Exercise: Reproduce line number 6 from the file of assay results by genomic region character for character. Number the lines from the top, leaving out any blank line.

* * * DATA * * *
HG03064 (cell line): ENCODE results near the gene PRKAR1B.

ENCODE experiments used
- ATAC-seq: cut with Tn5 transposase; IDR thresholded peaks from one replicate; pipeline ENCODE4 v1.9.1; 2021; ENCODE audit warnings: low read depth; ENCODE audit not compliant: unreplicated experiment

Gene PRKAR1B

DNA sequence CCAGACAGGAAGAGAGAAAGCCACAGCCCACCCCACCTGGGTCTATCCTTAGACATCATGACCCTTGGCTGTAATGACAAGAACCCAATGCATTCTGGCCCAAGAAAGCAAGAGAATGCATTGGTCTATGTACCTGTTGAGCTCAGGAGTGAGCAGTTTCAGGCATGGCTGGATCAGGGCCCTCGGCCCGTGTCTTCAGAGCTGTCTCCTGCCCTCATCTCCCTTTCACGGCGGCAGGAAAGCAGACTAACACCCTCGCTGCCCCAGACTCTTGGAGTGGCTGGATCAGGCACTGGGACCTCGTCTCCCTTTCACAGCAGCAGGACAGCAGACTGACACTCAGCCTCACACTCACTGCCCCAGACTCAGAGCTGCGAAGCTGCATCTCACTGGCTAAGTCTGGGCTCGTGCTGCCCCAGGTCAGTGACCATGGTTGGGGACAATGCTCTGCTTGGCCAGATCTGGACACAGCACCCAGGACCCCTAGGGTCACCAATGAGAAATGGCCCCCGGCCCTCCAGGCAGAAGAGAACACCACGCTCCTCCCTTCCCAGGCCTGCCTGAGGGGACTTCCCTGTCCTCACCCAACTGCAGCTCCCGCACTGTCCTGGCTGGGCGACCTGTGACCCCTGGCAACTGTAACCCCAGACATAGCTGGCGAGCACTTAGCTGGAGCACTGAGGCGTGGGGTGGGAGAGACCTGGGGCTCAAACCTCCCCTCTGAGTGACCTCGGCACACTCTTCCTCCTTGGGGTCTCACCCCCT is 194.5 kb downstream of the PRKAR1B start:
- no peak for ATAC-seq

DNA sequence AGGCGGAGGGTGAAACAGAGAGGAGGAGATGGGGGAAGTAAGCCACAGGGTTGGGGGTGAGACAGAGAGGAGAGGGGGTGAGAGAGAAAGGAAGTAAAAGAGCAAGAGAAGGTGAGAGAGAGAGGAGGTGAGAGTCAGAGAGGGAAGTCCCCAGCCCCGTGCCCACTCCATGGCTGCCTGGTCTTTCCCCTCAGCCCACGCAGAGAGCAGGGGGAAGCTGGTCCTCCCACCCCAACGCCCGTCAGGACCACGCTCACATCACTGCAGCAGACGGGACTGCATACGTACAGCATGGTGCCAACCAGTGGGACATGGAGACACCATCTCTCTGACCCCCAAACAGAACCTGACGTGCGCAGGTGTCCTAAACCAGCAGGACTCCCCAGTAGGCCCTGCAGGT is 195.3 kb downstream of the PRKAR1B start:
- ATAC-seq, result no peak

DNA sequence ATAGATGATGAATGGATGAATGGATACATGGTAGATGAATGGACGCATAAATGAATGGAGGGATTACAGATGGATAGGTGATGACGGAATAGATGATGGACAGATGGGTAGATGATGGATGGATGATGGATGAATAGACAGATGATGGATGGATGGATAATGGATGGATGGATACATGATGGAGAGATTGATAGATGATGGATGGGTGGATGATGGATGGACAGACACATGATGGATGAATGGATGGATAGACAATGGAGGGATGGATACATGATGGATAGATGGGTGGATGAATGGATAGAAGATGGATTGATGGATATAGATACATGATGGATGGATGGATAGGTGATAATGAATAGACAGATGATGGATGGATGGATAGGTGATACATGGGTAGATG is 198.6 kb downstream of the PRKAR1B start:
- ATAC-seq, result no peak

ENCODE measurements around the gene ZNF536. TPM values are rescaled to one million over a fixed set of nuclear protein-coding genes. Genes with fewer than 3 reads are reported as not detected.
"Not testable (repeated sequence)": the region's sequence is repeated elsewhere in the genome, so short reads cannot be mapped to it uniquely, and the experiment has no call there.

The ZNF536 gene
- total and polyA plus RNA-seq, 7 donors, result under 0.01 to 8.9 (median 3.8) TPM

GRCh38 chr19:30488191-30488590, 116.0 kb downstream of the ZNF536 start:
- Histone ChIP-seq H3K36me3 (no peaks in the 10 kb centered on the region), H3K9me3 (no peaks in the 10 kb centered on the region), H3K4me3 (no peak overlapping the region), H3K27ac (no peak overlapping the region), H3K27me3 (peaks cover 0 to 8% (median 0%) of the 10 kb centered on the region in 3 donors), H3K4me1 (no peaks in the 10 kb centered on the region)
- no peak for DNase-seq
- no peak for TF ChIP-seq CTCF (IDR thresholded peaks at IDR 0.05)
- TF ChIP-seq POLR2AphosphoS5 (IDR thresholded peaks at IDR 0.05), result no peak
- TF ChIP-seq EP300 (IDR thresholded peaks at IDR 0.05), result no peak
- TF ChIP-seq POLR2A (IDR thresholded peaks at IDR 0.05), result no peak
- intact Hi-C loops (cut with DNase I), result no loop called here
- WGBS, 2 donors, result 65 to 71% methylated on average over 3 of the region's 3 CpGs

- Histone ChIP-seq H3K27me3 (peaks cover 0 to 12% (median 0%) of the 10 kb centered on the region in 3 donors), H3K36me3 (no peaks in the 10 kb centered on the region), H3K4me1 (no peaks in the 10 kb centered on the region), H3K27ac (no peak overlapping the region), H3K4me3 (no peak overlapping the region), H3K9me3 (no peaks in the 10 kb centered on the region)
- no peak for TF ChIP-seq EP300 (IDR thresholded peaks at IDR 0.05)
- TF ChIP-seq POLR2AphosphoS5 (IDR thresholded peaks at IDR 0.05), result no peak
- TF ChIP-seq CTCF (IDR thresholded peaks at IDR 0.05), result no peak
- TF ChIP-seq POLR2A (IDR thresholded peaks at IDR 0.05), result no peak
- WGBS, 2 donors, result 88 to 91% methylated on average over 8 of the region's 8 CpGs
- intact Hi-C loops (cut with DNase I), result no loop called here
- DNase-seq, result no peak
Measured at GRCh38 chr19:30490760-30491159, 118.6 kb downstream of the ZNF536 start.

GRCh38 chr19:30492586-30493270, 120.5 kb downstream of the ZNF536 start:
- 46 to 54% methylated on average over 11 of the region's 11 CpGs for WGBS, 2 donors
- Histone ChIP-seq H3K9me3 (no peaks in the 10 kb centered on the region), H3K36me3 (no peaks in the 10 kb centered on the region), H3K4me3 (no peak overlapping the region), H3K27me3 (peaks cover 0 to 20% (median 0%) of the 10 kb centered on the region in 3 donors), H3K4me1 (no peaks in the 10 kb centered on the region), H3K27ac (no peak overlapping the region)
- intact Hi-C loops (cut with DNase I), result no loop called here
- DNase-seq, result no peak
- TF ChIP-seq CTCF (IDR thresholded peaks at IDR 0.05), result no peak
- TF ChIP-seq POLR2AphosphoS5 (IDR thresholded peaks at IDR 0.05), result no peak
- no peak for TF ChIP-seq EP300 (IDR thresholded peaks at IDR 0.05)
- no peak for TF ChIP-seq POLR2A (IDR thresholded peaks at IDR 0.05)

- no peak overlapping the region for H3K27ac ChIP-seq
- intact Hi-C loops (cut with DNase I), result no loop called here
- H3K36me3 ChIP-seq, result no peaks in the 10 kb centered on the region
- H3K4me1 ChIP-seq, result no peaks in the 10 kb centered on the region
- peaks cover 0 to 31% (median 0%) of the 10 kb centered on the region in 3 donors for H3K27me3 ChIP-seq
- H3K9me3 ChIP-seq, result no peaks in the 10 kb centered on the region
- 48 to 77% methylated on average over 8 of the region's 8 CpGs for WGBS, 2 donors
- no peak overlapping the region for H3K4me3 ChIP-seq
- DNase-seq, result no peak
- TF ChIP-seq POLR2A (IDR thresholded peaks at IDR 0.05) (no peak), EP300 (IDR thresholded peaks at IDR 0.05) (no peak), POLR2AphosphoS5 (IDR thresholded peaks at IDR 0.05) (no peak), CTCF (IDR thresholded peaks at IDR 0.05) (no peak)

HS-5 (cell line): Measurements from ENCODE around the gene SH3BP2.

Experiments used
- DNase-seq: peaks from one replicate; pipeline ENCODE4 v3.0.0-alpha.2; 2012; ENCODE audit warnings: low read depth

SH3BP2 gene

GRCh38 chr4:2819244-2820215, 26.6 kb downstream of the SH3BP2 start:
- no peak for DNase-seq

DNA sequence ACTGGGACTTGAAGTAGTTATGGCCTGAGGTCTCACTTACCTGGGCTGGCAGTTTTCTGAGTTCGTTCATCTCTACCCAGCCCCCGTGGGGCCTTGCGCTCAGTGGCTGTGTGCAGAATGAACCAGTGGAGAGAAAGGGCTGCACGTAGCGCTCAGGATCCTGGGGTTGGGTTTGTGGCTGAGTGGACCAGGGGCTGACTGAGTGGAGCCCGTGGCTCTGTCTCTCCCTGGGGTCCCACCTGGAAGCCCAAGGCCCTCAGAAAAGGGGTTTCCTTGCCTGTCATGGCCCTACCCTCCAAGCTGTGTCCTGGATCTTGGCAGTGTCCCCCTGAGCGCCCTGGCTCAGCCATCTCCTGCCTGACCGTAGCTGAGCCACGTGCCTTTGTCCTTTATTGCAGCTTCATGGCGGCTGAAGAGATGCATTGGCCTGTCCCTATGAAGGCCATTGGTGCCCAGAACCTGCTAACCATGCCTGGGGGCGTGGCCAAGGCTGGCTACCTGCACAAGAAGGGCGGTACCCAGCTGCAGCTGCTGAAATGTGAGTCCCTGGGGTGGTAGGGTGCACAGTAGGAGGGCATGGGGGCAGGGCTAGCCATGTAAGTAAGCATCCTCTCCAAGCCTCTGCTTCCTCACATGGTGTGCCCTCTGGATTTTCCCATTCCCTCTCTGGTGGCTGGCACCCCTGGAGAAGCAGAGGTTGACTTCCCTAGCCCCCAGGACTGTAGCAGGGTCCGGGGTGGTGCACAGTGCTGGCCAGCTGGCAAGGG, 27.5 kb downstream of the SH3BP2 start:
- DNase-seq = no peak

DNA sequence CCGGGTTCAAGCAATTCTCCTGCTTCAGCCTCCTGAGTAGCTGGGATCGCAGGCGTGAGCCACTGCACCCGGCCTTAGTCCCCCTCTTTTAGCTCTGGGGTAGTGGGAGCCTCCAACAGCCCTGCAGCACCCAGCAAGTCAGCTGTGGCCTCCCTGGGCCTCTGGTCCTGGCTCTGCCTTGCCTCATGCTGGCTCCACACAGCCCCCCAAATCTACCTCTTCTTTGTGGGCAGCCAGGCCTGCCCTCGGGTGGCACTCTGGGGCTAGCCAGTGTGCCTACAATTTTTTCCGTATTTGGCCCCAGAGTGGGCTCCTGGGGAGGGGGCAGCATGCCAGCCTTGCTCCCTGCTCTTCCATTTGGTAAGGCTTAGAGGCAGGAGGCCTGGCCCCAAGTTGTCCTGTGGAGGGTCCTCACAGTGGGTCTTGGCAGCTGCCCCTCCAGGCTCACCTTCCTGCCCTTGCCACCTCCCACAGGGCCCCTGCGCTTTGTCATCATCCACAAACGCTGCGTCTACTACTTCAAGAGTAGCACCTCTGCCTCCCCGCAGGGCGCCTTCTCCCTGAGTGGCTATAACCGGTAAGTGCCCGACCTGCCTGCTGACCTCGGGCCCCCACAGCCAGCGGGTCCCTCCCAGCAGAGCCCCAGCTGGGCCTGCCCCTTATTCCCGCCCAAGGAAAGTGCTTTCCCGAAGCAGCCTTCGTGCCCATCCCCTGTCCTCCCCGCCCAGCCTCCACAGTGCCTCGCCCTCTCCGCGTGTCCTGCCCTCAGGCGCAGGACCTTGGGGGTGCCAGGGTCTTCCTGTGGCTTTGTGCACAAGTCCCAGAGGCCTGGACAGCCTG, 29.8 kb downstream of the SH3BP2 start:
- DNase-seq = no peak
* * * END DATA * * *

- no peak for ATAC-seq